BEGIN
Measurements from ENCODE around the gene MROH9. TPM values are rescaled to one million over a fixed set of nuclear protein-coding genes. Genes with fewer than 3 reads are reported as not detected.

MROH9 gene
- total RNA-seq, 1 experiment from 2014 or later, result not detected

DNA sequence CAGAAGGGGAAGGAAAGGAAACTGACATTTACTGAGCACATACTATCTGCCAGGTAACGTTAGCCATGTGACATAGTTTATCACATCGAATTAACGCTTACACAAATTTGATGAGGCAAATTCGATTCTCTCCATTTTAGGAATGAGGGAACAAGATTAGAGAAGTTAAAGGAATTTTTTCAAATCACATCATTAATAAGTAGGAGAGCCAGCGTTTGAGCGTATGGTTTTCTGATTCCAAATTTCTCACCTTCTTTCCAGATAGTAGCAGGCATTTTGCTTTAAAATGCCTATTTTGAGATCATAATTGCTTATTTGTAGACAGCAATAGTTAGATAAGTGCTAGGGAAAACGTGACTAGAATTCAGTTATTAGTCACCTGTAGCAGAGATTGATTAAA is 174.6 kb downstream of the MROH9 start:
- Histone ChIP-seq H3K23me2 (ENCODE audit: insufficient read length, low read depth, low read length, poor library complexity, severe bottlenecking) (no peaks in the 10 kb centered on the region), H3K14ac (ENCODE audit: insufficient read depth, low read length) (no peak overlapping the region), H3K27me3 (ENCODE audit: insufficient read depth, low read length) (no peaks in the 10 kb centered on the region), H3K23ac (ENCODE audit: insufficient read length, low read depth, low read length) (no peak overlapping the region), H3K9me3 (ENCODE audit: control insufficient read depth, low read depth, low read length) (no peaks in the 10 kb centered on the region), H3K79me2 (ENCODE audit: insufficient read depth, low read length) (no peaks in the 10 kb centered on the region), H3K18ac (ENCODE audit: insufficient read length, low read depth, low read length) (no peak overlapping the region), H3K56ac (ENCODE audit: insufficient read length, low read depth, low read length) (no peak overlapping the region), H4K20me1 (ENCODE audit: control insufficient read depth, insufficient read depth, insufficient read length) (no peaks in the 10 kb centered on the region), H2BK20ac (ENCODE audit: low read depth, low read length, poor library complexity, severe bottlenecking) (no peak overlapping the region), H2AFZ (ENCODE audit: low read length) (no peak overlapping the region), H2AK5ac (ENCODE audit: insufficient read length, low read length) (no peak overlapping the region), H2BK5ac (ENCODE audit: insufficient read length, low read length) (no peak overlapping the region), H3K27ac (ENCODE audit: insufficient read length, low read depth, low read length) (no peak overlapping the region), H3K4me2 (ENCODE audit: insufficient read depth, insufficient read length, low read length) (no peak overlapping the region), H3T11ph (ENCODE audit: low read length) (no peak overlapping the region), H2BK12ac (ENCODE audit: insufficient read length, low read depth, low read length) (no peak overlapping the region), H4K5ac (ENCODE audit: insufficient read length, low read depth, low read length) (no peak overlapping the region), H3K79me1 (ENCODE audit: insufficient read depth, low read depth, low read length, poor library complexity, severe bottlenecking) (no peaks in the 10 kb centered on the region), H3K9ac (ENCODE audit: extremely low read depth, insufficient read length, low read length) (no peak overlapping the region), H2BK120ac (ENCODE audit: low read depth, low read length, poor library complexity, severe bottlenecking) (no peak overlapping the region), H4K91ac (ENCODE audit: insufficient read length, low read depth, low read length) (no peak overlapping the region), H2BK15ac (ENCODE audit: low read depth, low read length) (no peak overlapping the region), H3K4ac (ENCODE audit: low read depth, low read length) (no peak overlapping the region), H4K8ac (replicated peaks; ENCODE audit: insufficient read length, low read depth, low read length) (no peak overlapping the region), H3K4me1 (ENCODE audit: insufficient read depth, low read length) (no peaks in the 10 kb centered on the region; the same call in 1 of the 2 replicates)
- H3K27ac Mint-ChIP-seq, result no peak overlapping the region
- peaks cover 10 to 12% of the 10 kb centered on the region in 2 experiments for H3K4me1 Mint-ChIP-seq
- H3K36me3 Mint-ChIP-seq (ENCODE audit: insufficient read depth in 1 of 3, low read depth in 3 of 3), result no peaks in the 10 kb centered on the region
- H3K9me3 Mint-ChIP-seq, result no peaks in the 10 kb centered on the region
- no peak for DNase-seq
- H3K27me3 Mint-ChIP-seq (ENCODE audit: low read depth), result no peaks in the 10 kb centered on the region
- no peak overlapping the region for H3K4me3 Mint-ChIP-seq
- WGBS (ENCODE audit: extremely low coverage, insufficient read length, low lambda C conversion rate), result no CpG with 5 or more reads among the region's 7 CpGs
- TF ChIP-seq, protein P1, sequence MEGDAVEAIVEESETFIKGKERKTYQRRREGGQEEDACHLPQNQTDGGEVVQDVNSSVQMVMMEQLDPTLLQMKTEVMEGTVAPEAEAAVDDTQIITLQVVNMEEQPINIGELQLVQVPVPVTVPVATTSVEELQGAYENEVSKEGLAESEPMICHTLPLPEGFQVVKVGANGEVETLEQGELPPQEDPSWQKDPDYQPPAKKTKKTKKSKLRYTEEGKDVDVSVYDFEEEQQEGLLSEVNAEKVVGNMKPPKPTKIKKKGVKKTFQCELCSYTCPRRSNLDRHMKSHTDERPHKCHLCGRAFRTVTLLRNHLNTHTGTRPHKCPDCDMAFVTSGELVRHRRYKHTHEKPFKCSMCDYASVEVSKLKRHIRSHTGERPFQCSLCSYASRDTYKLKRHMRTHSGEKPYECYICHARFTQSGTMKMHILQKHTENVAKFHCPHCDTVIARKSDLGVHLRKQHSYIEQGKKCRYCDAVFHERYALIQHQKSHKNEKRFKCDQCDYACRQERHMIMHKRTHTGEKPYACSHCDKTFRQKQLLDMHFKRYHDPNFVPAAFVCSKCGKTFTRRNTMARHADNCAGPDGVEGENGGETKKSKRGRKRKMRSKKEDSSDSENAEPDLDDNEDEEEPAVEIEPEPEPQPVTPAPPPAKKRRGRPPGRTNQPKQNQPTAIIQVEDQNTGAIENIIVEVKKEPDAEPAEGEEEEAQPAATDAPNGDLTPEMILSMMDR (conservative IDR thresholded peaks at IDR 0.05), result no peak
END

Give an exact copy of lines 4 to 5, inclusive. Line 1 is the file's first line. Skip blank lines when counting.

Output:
DNA sequence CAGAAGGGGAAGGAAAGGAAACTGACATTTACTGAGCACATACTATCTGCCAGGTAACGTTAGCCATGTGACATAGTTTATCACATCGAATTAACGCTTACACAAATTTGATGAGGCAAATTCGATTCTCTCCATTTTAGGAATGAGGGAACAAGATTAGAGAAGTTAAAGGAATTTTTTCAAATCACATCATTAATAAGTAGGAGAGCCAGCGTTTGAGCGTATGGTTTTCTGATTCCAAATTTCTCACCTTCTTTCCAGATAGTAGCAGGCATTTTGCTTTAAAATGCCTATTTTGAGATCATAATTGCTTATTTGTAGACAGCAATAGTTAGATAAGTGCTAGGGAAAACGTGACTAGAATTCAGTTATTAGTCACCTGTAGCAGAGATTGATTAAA is 174.6 kb downstream of the MROH9 start:
- Histone ChIP-seq H3K23me2 (ENCODE audit: insufficient read length, low read depth, low read length, poor library complexity, severe bottlenecking) (no peaks in the 10 kb centered on the region), H3K14ac (ENCODE audit: insufficient read depth, low read length) (no peak overlapping the region), H3K27me3 (ENCODE audit: insufficient read depth, low read length) (no peaks in the 10 kb centered on the region), H3K23ac (ENCODE audit: insufficient read length, low read depth, low read length) (no peak overlapping the region), H3K9me3 (ENCODE audit: control insufficient read depth, low read depth, low read length) (no peaks in the 10 kb centered on the region), H3K79me2 (ENCODE audit: insufficient read depth, low read length) (no peaks in the 10 kb centered on the region), H3K18ac (ENCODE audit: insufficient read length, low read depth, low read length) (no peak overlapping the region), H3K56ac (ENCODE audit: insufficient read length, low read depth, low read length) (no peak overlapping the region), H4K20me1 (ENCODE audit: control insufficient read depth, insufficient read depth, insufficient read length) (no peaks in the 10 kb centered on the region), H2BK20ac (ENCODE audit: low read depth, low read length, poor library complexity, severe bottlenecking) (no peak overlapping the region), H2AFZ (ENCODE audit: low read length) (no peak overlapping the region), H2AK5ac (ENCODE audit: insufficient read length, low read length) (no peak overlapping the region), H2BK5ac (ENCODE audit: insufficient read length, low read length) (no peak overlapping the region), H3K27ac (ENCODE audit: insufficient read length, low read depth, low read length) (no peak overlapping the region), H3K4me2 (ENCODE audit: insufficient read depth, insufficient read length, low read length) (no peak overlapping the region), H3T11ph (ENCODE audit: low read length) (no peak overlapping the region), H2BK12ac (ENCODE audit: insufficient read length, low read depth, low read length) (no peak overlapping the region), H4K5ac (ENCODE audit: insufficient read length, low read depth, low read length) (no peak overlapping the region), H3K79me1 (ENCODE audit: insufficient read depth, low read depth, low read length, poor library complexity, severe bottlenecking) (no peaks in the 10 kb centered on the region), H3K9ac (ENCODE audit: extremely low read depth, insufficient read length, low read length) (no peak overlapping the region), H2BK120ac (ENCODE audit: low read depth, low read length, poor library complexity, severe bottlenecking) (no peak overlapping the region), H4K91ac (ENCODE audit: insufficient read length, low read depth, low read length) (no peak overlapping the region), H2BK15ac (ENCODE audit: low read depth, low read length) (no peak overlapping the region), H3K4ac (ENCODE audit: low read depth, low read length) (no peak overlapping the region), H4K8ac (replicated peaks; ENCODE audit: insufficient read length, low read depth, low read length) (no peak overlapping the region), H3K4me1 (ENCODE audit: insufficient read depth, low read length) (no peaks in the 10 kb centered on the region; the same call in 1 of the 2 replicates)